I’ve been driving around for about a week now with a really big bug splat on my windshield — to be able to study the shape and attributes of bug splats, and also to remind myself to put some bug splats on this quilted car. Now that the car and the windshield are done, I guess I can go wash my real car.
I was also thinking about quilting little bugs flying in the headlight beams, then happily found this dotty print that kind looks like dust flecks floating in light. I still might try the bug idea too, maybe just one or two little lonely gnats.
Cartoons requires a sort of logic, which I often contemplate while drawing. For instance, this car is inspired by a photo I found of a convertible Thunderbird from the 60’s. The real car had four headlights, but when I drew them all in the picture, I ran into the problem of how does an old car headlights high-beam look? I got all confused about high-beams and low-beams, so I eliminated one set of headlights. Now the car kind of looked funny in the front, but oh well, I’d moved on…
Because then I realized my original drawing was flawed in another way. If an alien tractor-beam spotlight were directed onto a car, where the light wasn’t, the car would be dark, right? but how to do that in fabric….? My solution was to change to darker fabrics, but I don’t like the way the front tire turned out, so may re-do that.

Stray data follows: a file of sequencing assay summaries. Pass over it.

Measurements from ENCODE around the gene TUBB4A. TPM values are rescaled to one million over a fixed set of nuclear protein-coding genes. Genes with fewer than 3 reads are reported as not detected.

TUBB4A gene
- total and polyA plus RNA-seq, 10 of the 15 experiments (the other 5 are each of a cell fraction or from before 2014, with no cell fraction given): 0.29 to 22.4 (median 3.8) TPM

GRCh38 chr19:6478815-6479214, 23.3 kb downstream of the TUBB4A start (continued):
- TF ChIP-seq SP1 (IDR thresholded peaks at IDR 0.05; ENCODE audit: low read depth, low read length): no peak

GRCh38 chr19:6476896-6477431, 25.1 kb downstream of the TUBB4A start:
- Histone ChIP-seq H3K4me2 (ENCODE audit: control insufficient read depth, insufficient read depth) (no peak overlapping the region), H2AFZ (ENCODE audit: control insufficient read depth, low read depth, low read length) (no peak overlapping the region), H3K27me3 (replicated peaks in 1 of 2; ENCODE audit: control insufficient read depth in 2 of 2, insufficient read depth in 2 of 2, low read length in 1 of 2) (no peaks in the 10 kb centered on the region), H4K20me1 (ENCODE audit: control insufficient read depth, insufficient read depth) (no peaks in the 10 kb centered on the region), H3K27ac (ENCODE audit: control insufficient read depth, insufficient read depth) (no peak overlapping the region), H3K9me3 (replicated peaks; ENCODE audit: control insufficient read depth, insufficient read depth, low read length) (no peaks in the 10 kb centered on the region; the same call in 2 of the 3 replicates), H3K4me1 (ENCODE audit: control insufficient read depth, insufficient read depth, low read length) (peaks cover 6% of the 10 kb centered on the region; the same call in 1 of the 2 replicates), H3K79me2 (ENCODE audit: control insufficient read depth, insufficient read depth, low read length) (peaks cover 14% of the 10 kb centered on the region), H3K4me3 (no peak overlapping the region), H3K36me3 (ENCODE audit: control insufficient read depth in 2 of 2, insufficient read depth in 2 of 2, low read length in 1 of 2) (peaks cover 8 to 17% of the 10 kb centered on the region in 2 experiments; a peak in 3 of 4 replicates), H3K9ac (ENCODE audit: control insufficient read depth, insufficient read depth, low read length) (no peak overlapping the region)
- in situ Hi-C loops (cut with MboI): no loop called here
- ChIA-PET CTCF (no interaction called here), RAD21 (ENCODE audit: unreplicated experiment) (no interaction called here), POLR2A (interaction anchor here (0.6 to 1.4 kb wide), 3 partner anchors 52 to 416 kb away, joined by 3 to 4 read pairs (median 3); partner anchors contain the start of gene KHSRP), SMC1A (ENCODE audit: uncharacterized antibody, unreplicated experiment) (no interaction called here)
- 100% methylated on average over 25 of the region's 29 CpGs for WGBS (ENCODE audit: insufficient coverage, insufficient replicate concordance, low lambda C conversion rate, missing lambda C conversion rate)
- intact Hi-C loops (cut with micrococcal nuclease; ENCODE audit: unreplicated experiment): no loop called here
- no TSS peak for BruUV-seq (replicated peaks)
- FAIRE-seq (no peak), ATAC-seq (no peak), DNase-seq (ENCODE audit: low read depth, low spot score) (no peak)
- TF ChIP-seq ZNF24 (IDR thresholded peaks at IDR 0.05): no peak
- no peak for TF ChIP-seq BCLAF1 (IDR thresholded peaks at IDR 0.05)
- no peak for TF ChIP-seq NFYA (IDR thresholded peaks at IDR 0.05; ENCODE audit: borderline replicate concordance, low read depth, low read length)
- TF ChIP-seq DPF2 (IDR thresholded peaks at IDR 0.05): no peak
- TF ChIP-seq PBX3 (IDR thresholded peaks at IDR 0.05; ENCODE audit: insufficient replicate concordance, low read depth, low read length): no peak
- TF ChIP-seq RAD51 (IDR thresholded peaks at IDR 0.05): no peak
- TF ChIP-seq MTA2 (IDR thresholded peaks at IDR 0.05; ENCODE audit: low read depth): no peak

The reason I choose a Thunderbird is because I once had a similar car. My dad gave me a 1967 Thunderbird to drive to high school, except mine wasn’t a convertible. It was my grandmother’s until it became too unreliable for a grandmother, but not too unreliable for a high schooler. You can see it in this old photo — me with my obligatory 70’s Farah Fawcett hairdo created under the torture of a curling iron, and I have no idea who that little dog is. I loved that car, the inside had all kind of electric do-dads, and it was like sitting in a spaceship. I named her “Bernice,” and all my friends called her that too.
I was wondering the other day why so many of my quilts have cars and trucks in them, then I remembered that when I was growing up, my dad was kind of a car nut. He always had some kind of old vintage car around in various states of restoration. When you’re a kid, can sort of draw and have no money, it naturally occurs to you to draw pictures and give them away instead of buying gifts. So I used to draw my dad’s cars and give the drawings to him, and he had to frame them of course. But my drawings of cars have always looked sort of fat and squatty, like cartoons.